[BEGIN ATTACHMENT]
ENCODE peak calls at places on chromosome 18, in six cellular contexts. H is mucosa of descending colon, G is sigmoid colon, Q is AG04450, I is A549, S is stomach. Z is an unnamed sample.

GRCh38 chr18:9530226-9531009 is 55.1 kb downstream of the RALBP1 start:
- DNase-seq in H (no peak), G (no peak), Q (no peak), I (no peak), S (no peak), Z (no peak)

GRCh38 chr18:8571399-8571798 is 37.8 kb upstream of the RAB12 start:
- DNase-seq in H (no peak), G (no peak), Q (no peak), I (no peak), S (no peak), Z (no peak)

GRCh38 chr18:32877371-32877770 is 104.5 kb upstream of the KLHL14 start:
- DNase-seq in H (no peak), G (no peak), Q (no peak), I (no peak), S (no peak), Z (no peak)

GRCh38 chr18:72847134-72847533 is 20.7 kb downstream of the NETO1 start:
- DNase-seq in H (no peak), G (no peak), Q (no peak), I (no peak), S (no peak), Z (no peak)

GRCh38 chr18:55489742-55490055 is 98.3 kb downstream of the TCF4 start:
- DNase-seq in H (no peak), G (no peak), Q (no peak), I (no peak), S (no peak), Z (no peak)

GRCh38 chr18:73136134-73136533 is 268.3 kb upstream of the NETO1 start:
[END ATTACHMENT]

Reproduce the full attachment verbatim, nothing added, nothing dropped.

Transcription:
ENCODE peak calls at places on chromosome 18, in six cellular contexts. H is mucosa of descending colon, G is sigmoid colon, Q is AG04450, I is A549, S is stomach. Z is an unnamed sample.

GRCh38 chr18:9530226-9531009 is 55.1 kb downstream of the RALBP1 start:
- DNase-seq in H (no peak), G (no peak), Q (no peak), I (no peak), S (no peak), Z (no peak)

GRCh38 chr18:8571399-8571798 is 37.8 kb upstream of the RAB12 start:
- DNase-seq in H (no peak), G (no peak), Q (no peak), I (no peak), S (no peak), Z (no peak)

GRCh38 chr18:32877371-32877770 is 104.5 kb upstream of the KLHL14 start:
- DNase-seq in H (no peak), G (no peak), Q (no peak), I (no peak), S (no peak), Z (no peak)

GRCh38 chr18:72847134-72847533 is 20.7 kb downstream of the NETO1 start:
- DNase-seq in H (no peak), G (no peak), Q (no peak), I (no peak), S (no peak), Z (no peak)

GRCh38 chr18:55489742-55490055 is 98.3 kb downstream of the TCF4 start:
- DNase-seq in H (no peak), G (no peak), Q (no peak), I (no peak), S (no peak), Z (no peak)

GRCh38 chr18:73136134-73136533 is 268.3 kb upstream of the NETO1 start: